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Pasqua, Holdsworth, and the red one...


Mizu

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I just came back from a real treat - Alan Pasqua with Allan Holdsworth, Jimmy Haslip, and Chad Wackerman at the Iridium in NYC. This was billed as a tribute event to Tony Williams and boy did the 70s fusion vibe come across.

 

Pasqua was playing a Nord Stage, and at one point he played solo acoustic piano. I've read some negative comments about the quality of the Nord's AP sounds, but I have to say that in context it sounded very good. Then again, he probably would have sounded great on my MKS-20... My takeaway: If the musical ability is there, the last finesse in the sound becomes irrelevant.

 

Anyway, if any of you is in New York and wants to see them, they are playing two more sets tomorrow (January 30th). Highly recommended.

"You'll never be as good as you could have been, but you can always be better than you are." - MoKen
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I saw Holdsworth / Pasqua's "Tony Williams Lifetime" tribute at Yoshi's Oakland (I guess that was a few years ago). Holdworth could have been a bit louder in the mix but again, he struck me as one of the most lyrical players (on any instrument) I've ever heard.

 

Have to concur - all our obsessing with the nth degree of a patch is very much lost to 95% of our audiences. The 5% of other musicians are already so busy dissecting and critiquing our performance that we'll never please them anyway. But the other 95%, more than anything else, want to see us take a risk and put our heart and neck on the line, and make that leap to say something meaningful...whether we land successfully or not. No one wants to see us phone it in and just play it safe; there's enough mediocrity out there that most everyone's drowning in it. Just one man's opinion.

..
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Pasqua is a beautiful mix of theory and passion. He and Holdsworth have a great connection and intentionality.

 

Totally concur on the sound design aspect. Any color takes on another color depending on what colors are juxtaposed to it and what kind of light is shed on it. Ditto for timbre.

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I wasn't so lucky to see this lineup live, but I got the live DVD at Yoshi... and frankly, I think that Alan Pasqua choice of sounds on the Nord Stage, especially the distorted EPs and gritty organs, didn't blend very well with Holdsworth's guitar timbre. I would have preferred to have Steve Hunt back.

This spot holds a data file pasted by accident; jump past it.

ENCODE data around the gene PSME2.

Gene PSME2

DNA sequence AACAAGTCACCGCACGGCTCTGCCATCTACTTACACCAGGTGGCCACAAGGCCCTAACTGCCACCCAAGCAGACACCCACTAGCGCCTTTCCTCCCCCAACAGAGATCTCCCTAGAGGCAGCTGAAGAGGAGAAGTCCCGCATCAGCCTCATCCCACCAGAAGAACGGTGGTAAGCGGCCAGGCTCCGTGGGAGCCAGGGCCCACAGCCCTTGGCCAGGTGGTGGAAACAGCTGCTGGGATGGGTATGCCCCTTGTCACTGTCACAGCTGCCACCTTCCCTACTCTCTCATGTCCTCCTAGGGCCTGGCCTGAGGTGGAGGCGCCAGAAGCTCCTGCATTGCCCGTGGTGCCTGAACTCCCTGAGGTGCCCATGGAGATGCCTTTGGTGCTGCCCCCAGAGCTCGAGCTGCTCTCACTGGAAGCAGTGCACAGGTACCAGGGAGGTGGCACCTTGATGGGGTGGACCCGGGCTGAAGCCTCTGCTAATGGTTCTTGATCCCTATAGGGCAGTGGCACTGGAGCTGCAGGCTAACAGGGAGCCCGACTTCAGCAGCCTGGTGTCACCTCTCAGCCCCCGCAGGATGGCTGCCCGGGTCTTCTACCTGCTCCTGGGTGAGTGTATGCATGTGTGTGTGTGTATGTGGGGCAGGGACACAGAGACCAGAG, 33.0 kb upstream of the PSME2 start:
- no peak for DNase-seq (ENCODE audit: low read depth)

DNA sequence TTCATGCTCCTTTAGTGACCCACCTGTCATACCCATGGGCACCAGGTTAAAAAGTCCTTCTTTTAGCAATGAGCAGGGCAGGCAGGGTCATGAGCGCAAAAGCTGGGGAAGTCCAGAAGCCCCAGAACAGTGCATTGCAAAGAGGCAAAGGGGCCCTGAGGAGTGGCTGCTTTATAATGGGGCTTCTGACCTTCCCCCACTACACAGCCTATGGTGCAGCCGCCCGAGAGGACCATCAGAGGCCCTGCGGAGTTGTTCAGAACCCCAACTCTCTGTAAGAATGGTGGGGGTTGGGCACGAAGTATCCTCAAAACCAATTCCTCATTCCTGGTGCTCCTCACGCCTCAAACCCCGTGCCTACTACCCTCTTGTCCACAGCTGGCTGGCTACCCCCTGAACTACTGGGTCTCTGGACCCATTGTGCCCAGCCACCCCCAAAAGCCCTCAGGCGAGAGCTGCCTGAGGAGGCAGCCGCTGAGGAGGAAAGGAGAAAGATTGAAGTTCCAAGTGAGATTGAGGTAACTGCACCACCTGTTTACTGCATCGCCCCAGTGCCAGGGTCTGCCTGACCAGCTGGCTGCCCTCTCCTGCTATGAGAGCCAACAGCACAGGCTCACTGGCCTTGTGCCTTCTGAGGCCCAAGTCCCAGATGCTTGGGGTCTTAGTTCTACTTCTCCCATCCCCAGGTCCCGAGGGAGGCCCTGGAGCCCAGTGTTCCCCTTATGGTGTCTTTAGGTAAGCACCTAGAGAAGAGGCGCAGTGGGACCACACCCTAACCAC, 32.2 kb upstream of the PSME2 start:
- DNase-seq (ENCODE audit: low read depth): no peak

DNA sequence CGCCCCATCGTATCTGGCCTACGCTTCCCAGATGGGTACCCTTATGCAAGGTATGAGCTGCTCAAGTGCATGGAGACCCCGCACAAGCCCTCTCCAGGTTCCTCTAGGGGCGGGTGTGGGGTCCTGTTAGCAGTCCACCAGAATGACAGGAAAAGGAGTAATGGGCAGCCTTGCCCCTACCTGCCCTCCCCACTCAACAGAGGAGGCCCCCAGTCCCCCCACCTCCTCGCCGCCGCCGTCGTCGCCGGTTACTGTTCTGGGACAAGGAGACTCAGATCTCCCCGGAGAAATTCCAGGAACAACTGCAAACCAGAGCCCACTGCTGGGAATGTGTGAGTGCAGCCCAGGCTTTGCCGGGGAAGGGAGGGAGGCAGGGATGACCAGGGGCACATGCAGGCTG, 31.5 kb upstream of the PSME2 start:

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Saw these cats at the baked potato last year.

 

I agree with Carlo about the EP's. But, the solo piano piece he played was excellent. And the Nord Stage piano sounded great under his fingers.

 

aL

Gear: Yamaha MODX8, Mojo 61, NS2 73, C. Bechstein baby grand.

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It's funny how tastes differ. I have to admit I am biased and a bit idealistic ...

 

I thought that Pasqua was a good representation of a "third way" for keyboardists. Not playing the analog/acoustics of yore, not programming digital synths to emulate the old, but attempting form an organic partnership with his Nord to eke out it's personality, based on the algorithms it has. I realize that's a little idealistic. It's true that upper structures take a beating with the distortion, at times.

 

Maybe I am guilty of hearing the progress I hope to hear.

 

Jerry

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I'm a big fan of Pasqua's and think he gets overlooked. I really like how he mangles the Rhodes sound. He plays a beautiful solo piano intro on the Nord from the Yoshi's DVD from a couple of years back. My disappointment came from the sound of the Korg CX-3, really thin and anemic.
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I first got to know Pasqua in his acoustic trio with Peter Erskine and Dave Carpenter - their live CD is a favorite, you can literally hear how much attention everyone pays to the others' playing. But he has a Rhodes-heavy CD out (The Antisocial Club) that has some of the soundscaping from this tour, and that took me a lot longer to digest, so I understand where Carlo is coming from. Seeing it live, though, I really appreciated how he played with the Nord Rhodes sounds - not just in terms of notes, but how he constantly worked the FX into the performance. Like Tusker said - use the board as an instrument in its own right. No organ at this gig, though, just the Nord.
"You'll never be as good as you could have been, but you can always be better than you are." - MoKen
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I have to confess to being unaware of Mr. Pasqua's jazz pedigree and his standing within that community.